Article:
We had the good fortune of connecting with Brooke Moran and Paul Tame and we’ve shared our conversation below.
Hi Brooke and Pau, how do you think about risk?
Risk has been the foundation of our collective and individual work for 25+ years. We’re risk nerds! Most commonly, people think about economic and physical risks, and the word “risk” tends to have a negative connotation. However, there are all manner of risks: emotional, intellectual, creative, spiritual, artistic, social, leadership, etc.; risks are also associated with gains and growth. Consider kids when they’re learning to walk: they risk falling each time they stand up, but without taking those risks, they’ll never develop the skill to walk, run, skip, or jump. Entrepreneurs risk losing their bank balances (and their homes, in some cases), as well as perhaps relationships and/or their reputations, but they also risk gaining money, social capital, the ability to use their businesses as a force for good, enhanced leadership skills, etc.
We’ve welcomed (calculated) risk over time. Examples for Paul include sailing with his brother in less-then-ideal conditions as kids, serving in the Australian Army, traveling to many countries where he couldn’t speak the language, and opening his heart to love after being raised by an abusive father and being told he was not enough. Examples for Brooke include taking on a significant leadership role in high school, traveling through the wilds of Patagonia for 75 days in college, shedding her mask of perfection, and conducting research on employee engagement and writing a book. All of these risks resulted in growth, but it doesn’t always go that way. Paul invested his life savings in a business, shared the vision, as well as nuts-and-bolts with a colleague in his industry, only to have that person undercut him and steal his clients; Paul wasn’t willing to compromise his value of paying staff a livable wage, so he folded the business. Brooke invested lots of money into a Harvard Business School Executive Education “Innovating for Sustainability” course in hopes that it would help her secure consulting work in the sustainability space. While she was able to delve into the nuances of sustainability, the credential never helped her secure a contract, leaving her to wonder if she should have invested her money differently. Because we both learned from these mistakes, we don’t consider them to be failures.
Studying education, as well as being educators / instructors / facilitators / consultants for so many years leaves us knowing that robust growth cannot happen without risk; it can’t happen in the comfort zone. So, every program Zen for Business designs invites participants out of their comfort zones and into their stretch zones – whether emotionally, intellectually, socially, in terms of leadership, sometimes physically, etc.
The word “Zen” in Zen for Business is focused on “being in the zone” or being in a “flow state” (out of the comfort zone) – the point at which someone is performing at their zenith and right at the edge of their abilities; it is a place of challenge where results are unknown, where there are risks. People often associate Zen states with adventure sports, or playing music, or perhaps acting…but it’s so rarely associated with work. We aim to change that. We spend so much of our time at work, we need to have higher expectations of finding Zen at work.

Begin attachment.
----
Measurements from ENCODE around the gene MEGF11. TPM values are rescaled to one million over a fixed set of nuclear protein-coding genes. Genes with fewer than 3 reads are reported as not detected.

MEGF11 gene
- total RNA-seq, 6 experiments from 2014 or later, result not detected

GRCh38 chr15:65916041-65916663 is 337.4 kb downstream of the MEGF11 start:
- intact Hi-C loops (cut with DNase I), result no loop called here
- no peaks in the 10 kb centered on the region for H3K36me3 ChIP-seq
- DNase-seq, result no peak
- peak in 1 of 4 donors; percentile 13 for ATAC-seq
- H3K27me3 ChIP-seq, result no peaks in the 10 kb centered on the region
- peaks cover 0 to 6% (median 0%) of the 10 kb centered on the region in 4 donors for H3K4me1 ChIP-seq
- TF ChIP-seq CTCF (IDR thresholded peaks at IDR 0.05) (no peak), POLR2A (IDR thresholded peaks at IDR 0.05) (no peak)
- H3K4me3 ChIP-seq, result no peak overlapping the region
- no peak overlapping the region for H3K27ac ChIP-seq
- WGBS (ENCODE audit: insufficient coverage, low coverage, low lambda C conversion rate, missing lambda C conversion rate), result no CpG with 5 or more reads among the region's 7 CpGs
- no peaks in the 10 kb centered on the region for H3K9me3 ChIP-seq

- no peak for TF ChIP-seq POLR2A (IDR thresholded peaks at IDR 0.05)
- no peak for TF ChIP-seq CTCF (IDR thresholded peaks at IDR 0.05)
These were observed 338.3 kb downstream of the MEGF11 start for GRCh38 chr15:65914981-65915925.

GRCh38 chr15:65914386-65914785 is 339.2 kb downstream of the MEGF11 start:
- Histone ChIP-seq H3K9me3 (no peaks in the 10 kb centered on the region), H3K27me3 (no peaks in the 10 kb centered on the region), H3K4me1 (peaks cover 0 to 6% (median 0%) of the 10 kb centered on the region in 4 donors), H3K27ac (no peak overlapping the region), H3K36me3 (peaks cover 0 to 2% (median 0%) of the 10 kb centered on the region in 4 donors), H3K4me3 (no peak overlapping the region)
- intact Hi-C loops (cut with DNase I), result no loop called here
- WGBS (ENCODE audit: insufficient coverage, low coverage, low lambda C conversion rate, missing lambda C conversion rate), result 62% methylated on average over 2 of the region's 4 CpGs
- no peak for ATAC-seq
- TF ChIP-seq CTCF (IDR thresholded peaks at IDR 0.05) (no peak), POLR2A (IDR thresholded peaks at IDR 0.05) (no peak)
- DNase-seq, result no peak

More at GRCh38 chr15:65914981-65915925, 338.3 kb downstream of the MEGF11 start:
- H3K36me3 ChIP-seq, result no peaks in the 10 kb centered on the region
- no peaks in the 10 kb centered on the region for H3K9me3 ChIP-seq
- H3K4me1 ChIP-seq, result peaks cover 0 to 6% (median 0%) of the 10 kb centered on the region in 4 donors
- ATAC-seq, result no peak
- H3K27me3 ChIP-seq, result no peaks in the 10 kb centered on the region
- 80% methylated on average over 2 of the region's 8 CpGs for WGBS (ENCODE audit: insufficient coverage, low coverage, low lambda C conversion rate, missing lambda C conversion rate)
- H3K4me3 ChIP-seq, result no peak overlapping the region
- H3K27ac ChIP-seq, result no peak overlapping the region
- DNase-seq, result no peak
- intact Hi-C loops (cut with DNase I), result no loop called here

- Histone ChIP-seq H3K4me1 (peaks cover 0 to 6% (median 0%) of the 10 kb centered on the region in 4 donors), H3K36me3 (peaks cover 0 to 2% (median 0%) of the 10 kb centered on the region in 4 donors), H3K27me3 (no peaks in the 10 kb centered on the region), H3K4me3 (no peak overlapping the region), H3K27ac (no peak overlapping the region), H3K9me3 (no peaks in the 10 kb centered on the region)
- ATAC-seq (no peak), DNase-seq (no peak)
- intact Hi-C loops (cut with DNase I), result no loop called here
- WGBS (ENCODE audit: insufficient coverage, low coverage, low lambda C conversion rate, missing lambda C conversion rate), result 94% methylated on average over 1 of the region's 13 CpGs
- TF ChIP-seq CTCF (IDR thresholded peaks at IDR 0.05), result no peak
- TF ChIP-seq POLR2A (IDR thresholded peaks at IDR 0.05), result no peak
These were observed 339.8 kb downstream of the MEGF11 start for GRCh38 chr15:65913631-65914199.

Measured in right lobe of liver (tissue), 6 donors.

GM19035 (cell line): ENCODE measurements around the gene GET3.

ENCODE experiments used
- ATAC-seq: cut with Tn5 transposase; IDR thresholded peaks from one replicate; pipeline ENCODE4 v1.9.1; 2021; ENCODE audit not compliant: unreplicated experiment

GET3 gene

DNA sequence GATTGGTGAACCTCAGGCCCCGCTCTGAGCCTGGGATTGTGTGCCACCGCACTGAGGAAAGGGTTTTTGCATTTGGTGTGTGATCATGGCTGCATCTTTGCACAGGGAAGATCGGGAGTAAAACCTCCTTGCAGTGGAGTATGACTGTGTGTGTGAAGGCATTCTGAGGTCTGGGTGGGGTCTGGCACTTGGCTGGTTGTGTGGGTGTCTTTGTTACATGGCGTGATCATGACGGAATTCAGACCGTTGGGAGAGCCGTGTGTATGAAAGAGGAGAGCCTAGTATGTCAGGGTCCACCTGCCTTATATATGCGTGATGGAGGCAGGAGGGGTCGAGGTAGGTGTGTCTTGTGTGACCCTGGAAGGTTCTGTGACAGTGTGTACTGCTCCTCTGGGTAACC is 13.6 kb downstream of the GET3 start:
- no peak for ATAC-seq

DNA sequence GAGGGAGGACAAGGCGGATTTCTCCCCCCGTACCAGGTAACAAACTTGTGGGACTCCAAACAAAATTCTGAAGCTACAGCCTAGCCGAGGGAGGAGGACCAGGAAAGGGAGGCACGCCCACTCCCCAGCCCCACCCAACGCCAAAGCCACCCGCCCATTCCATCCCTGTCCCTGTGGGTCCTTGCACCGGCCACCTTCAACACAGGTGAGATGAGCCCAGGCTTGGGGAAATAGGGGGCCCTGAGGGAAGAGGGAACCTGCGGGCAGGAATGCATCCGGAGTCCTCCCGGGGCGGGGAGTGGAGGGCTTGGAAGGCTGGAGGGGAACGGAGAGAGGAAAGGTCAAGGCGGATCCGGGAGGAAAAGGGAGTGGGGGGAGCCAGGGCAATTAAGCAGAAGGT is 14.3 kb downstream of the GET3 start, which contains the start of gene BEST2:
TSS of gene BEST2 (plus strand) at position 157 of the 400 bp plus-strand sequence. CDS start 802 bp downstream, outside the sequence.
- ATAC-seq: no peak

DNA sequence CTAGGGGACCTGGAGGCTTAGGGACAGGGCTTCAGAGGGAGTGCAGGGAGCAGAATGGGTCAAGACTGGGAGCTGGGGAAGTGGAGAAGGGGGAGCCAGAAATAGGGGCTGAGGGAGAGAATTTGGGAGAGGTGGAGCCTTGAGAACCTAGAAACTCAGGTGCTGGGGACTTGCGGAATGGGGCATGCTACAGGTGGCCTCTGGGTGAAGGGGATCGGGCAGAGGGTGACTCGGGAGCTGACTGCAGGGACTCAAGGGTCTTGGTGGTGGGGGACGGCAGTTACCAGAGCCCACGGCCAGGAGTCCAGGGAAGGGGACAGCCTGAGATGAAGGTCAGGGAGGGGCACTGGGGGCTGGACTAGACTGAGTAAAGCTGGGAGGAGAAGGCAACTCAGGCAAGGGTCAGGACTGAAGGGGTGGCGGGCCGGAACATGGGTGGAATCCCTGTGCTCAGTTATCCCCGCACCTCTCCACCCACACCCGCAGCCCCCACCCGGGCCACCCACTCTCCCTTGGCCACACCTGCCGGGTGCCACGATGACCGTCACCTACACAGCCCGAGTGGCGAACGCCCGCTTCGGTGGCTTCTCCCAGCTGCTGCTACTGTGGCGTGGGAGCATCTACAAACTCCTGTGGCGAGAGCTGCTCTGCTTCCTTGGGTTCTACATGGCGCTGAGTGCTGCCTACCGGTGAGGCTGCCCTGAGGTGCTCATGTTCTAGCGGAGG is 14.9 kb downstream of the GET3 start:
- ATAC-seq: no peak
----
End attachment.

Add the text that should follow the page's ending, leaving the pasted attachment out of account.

In addition to being business partners, we’re also life partners and professors – hence the nerdiness. Resilience is born from hardship and often hardship comes from taking risks. We’ve noticed a decline in students’ resilience over the last 10 years, so we’re putting extra energy into teaching our 13-year-old son about resilience and risk – real and perceived – as well as providing opportunities for him to take risks. In fact, we just picked him up from an Outward Bound course, where he took social, physical, leadership, emotional, and backcountry cooking risks. He stepped out of his comfort zone daily. Most risks resulted in growth and he’s still learning from those that didn’t work out.
Life would be dreadfully dull without risk. The beautiful thing about our work is that we can design myriad opportunities for participants to take risks and they can “choose their own adventure” – that is, choose the intensity of the risk and what kind. People need to feel both freedom and some semblance of control in taking risks, and we’re there to support them and elicit learning after the experience.
What should our readers know about your business?
Zen for Business’ purpose is to help elevate the effectiveness of purpose-driven individuals, teams, and organizations – that is, folks who want to create positive social, ecological, and / or economic change. We’re serious about using our business as a force for good, which is why we’ve pursued – and earned – B Corp Certification. In addition to providing coaching services, often in tandem with the Leadership Circle profile 360-degree assessment, we also custom design and facilitate culture and leadership development workshops, as well as service learning experiences. We put clients central to their learning because that’s how change occurs, which means they’re out of their seats, moving around, and engaging with one another. If you’re interested in being stationary and being lectured at, we’re not your people.